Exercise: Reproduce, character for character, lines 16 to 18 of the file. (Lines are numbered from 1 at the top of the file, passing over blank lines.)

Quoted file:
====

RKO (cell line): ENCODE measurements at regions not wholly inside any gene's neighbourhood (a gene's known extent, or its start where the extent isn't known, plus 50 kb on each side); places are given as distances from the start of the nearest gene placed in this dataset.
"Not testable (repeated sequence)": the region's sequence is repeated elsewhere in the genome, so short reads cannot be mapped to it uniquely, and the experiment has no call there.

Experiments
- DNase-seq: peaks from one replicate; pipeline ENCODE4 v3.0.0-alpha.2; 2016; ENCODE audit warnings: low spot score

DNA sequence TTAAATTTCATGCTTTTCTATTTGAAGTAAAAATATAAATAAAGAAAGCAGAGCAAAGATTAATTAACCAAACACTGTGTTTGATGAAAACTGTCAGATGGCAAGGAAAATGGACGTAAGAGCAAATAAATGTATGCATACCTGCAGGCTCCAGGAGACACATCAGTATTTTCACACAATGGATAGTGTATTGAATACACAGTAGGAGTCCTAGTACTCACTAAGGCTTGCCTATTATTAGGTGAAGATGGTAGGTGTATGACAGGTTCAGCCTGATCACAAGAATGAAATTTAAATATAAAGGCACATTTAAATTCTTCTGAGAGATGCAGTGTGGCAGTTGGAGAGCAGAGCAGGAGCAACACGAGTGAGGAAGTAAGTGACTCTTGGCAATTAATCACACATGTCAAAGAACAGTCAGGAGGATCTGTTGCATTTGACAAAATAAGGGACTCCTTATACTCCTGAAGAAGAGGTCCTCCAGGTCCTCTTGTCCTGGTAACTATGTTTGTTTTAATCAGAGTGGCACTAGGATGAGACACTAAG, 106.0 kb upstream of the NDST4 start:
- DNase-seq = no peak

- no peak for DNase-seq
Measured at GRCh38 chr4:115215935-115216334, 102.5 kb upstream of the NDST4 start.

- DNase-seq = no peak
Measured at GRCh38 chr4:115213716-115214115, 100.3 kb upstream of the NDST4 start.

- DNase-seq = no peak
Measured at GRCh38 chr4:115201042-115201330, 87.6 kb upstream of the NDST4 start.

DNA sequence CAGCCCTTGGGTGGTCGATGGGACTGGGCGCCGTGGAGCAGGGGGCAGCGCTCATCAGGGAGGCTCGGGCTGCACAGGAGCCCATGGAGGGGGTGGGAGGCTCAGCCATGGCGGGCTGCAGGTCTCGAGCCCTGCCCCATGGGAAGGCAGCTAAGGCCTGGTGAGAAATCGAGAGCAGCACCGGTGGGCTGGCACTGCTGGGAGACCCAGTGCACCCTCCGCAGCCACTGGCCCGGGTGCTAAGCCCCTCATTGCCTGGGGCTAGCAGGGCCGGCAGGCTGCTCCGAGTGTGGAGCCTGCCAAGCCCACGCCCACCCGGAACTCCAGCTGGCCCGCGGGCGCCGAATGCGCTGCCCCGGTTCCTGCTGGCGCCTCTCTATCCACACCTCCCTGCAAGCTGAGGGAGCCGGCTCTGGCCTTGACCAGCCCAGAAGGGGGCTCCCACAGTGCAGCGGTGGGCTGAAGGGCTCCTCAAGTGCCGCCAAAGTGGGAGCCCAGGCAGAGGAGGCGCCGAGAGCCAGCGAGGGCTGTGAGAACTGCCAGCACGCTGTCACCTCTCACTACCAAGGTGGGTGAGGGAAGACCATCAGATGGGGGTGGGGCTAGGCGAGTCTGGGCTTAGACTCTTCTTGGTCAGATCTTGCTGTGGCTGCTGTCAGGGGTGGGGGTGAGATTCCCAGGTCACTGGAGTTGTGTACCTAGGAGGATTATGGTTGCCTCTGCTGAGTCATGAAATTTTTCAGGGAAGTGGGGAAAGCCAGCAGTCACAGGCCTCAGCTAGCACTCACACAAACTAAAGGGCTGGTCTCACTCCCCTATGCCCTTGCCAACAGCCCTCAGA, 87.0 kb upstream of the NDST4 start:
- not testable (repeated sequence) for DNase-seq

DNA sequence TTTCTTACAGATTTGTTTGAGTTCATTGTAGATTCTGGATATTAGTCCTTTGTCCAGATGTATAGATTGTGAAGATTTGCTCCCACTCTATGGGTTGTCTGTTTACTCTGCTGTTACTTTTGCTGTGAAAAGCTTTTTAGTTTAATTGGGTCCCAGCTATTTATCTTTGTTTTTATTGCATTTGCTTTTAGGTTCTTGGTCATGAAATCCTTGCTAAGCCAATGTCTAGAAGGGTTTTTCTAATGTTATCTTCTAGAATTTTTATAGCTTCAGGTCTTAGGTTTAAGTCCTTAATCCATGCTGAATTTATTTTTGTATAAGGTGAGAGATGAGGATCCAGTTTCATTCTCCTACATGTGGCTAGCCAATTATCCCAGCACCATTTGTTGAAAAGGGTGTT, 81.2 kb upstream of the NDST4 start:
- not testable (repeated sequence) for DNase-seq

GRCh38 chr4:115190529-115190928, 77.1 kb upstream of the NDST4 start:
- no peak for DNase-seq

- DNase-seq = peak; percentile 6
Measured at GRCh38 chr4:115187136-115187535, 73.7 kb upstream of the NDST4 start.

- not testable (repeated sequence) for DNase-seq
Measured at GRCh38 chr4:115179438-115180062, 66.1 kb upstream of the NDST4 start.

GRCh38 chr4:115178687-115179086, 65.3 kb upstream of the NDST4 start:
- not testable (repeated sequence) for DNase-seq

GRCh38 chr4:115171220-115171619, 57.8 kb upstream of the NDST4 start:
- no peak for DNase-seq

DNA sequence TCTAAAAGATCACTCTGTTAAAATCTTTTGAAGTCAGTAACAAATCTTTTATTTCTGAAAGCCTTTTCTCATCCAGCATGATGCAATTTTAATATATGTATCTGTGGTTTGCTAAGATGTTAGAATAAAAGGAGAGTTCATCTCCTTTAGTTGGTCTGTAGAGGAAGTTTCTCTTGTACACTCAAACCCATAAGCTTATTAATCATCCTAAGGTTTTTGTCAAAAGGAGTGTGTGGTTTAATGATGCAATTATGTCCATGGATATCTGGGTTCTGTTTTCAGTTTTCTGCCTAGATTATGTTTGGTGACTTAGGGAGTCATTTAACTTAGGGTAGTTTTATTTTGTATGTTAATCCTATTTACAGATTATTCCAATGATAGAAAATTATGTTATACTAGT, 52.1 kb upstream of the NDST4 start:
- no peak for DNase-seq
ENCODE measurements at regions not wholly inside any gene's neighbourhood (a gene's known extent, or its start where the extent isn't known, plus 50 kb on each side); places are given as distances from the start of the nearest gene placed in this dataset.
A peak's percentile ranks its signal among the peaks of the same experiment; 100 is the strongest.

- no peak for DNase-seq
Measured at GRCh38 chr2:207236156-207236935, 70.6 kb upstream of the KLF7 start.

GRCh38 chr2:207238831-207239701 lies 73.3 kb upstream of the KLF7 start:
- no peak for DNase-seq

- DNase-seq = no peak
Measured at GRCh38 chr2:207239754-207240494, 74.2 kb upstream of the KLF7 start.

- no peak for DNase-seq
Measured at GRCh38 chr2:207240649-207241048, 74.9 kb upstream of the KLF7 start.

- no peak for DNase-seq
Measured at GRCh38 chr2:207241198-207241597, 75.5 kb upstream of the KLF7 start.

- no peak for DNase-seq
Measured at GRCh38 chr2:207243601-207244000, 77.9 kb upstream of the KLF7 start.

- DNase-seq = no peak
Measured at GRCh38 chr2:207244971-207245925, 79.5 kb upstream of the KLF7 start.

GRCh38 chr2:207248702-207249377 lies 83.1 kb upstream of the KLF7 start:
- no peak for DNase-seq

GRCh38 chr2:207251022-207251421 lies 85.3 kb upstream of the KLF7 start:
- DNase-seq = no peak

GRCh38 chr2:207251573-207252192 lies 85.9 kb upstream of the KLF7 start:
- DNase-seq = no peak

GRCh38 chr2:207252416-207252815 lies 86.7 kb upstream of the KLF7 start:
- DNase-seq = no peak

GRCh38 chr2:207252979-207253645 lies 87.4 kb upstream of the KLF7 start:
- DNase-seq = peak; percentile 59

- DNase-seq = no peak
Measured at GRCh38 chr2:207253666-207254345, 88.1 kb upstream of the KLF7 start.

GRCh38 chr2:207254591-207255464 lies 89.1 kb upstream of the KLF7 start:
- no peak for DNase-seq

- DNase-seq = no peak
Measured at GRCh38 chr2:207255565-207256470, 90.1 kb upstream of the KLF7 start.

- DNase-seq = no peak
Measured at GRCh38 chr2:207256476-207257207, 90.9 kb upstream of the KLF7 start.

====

- not testable (repeated sequence) for DNase-seq

GRCh38 chr4:115190529-115190928, 77.1 kb upstream of the NDST4 start:
- no peak for DNase-seq